SEATTLE SYMPHONY Cal Performances hosts the Bay Area debut of the Seattle Symphony (it only took them 115 years since their founding) this weekend with two nature-inflected programs. Saturday’s concert opens with the Bay Area premiere of John Luther Adams’ Become Desert, which had an acclaimed world premiere last week in Seattle. Become Desert is Adams’ follow-up to his Grammy and Pulitzer winning Become Ocean, which the orchestra will perform on Sunday night (also a Bay Area premiere). (Check out this fascinating account of the Seattle Symphony rehearsing Become Desert in The Stranger.) Saturday’s program also includes Jean Sibelius’ Second Symphony, and Sunday’s is all ocean, all the time with Sibelius’ rarely performed The Oceanides and Benjamin Britten’s Four Sea Interludes and Passacaglia from Peter Grimes as well as the Adams work. Both concerts will be conducted by Ludovic Morlot, who is on his final tour with the orchestra. Saturday, April 7, 8 p.m. and Sunday, April 8, 3 p.m., Zellerbach Hall.
SHIFTING SPACES It’s the final weekend to see Those Women Productions’ trio of new one-act plays about individuals “fighting to claim their full human identities.” TWP selected the three plays for Shifting Spaces from an open international call for scripts. The program opens with the world premiere of vessels by Kim Yaged, which reveals the little-known stories of lesbians in Germany, before, during and after Nazism’s rise to power. It’s followed by the West Coast premiere of Revelation, by Canadian playwright Shirley Barrie. Revelation takes place in a cemetery on Judgement Day, and is a “darkly comic tour” through changing gender roles. The program concludes with the world premiere of They/Them by Nick Hadikwa Mwaluko, a drama about a transgender teen fighting for their mother’s love. All shows are “choose your own price.” Friday, April 6, 8 p.m., Saturday, April 7, 8 p.m., and Sunday, April 8, 2 p.m., Live Oak Theater, 1301 Shattuck Ave.
THE MUSHROOM CURE The Marsh is bringing back its 2017 Off-Broadway hit The Mushroom Cure by Adam Strauss, opening on Friday. Inspired by a scientific study suggesting that hallucinogenic mushrooms could cure obsessive-compulsive disorder, Strauss went on a program of “vigilante” psychopharmacology. The Mushroom Cure is his tale of his quest to cure his OCD. The one-man show runs throughout April. Friday, 8 p.m., Saturday, 8:30 p.m., The Marsh Berkeley, 2120 Allston Way.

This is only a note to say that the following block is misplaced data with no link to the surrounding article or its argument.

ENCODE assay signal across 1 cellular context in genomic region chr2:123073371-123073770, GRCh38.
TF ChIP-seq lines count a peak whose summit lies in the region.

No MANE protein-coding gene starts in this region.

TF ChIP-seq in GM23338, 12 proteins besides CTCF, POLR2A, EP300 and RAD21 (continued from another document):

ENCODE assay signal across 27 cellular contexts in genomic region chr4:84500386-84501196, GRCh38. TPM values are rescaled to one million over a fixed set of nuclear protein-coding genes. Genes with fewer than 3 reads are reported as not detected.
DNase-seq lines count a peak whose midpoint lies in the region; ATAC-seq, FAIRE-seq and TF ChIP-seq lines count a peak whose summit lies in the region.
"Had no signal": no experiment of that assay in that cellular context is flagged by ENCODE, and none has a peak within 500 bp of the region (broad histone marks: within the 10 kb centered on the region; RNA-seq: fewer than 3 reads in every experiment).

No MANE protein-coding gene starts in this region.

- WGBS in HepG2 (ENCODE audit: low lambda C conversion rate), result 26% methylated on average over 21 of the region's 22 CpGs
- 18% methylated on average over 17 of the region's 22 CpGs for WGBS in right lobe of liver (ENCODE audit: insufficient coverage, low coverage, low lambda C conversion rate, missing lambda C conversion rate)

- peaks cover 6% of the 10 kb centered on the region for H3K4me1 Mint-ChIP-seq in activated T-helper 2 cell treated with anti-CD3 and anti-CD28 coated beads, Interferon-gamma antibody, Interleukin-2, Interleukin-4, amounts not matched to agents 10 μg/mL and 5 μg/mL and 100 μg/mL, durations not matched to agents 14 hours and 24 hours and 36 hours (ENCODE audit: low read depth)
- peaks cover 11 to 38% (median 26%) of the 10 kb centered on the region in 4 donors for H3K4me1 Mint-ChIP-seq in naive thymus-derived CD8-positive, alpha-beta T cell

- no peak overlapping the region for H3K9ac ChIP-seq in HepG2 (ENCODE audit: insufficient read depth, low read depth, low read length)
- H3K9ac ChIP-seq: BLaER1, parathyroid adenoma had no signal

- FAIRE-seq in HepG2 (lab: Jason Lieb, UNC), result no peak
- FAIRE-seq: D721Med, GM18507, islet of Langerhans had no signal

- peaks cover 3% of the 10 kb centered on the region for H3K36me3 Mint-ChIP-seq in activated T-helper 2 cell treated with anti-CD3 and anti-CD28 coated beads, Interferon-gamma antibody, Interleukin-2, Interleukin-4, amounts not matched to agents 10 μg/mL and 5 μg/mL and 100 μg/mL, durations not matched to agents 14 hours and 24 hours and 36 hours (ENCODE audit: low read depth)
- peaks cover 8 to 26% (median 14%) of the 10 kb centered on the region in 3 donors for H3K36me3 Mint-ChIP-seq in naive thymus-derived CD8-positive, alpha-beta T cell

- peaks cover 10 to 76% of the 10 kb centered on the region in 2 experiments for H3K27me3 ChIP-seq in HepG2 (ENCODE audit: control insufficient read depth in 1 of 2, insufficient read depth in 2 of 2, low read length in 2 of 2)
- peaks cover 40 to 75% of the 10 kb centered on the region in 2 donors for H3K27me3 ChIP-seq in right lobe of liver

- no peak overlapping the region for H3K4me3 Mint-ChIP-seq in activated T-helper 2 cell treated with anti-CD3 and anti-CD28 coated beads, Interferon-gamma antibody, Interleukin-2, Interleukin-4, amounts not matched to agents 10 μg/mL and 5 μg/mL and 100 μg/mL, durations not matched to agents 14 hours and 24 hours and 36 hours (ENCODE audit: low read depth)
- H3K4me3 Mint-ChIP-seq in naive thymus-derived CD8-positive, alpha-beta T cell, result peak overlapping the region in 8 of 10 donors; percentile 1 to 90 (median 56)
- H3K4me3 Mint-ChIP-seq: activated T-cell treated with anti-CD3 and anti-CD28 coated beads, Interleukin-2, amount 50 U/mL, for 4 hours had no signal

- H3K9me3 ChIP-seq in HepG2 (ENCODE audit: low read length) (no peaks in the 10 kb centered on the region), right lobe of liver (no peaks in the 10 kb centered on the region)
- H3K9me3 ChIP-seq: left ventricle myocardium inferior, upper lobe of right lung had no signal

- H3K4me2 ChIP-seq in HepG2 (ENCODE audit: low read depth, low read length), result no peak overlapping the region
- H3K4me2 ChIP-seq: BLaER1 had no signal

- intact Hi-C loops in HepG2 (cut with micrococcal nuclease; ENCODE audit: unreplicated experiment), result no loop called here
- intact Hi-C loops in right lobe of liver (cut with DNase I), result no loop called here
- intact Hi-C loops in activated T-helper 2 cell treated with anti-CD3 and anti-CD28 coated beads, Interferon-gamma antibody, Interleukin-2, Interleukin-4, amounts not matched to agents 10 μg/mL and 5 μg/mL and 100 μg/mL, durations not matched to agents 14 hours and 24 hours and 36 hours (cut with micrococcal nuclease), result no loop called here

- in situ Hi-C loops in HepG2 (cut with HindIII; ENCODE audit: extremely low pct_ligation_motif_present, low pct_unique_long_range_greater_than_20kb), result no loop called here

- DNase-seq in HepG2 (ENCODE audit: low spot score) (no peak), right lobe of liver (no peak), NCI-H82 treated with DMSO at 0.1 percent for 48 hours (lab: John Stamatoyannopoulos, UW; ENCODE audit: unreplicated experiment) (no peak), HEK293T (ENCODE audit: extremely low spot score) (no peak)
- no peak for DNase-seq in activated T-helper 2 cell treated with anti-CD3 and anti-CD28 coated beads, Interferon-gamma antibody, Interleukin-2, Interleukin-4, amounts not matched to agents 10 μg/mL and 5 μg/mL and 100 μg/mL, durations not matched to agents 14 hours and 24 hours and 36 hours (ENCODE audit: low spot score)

NATIVE TEACHINGS Malcolm Margolin, founder of Heyday Books, has taken his passion for California history and culture and created the California Institute for Community, Art & Nature (ICAN). ICAN’s first event is Native Teachings on Saturday at the Brower Center. “Native artists and cultural leaders will share personal reflections on the value of the lessons they learned, how knowledge is conveyed, and the wisdom embedded in a variety of Native institutions, beliefs, and practices. To what degree is this knowledge transferable to mainstream America?” The event is a benefit for the West Berkeley Shellmound Campaign, with tickets on a sliding scale from $10-30. Native Teachings will be followed by a public viewing of works from the Bay Area shellmounds at the Berkeley Art Museum at 2-5 p.m. Some of the works have not been shown publicly in many decades. Saturday, April 7, 10 a.m. to 12 p.m., Brower Center, 2150 Allston Way.
HOLOCAUST REMEMBRANCE Berkeley’s 16th annual Holocaust Remembrance Day will be observed on Sunday, honoring survivors and remembering those who were murdered in the Holocaust. This year’s theme is “The Power of Words: To Teach, To Resist, To Record and To Remember.” Hana Berger Moran, who was born in the Freiberg concentration/slave labor camp after her pregnant mother survived selection and slave labor at Auschwitz, will be honored. Others on the program include storyteller Joel ben Izzy and musicians Mike Perlmutter, Gerry and Leslie Tenney, Dmitri Gaskin, and Dusan Ristic. Sunday, April 8, 11:30 a.m., Magnes Collection of Jewish Art and Life, 2121 Alston Way.
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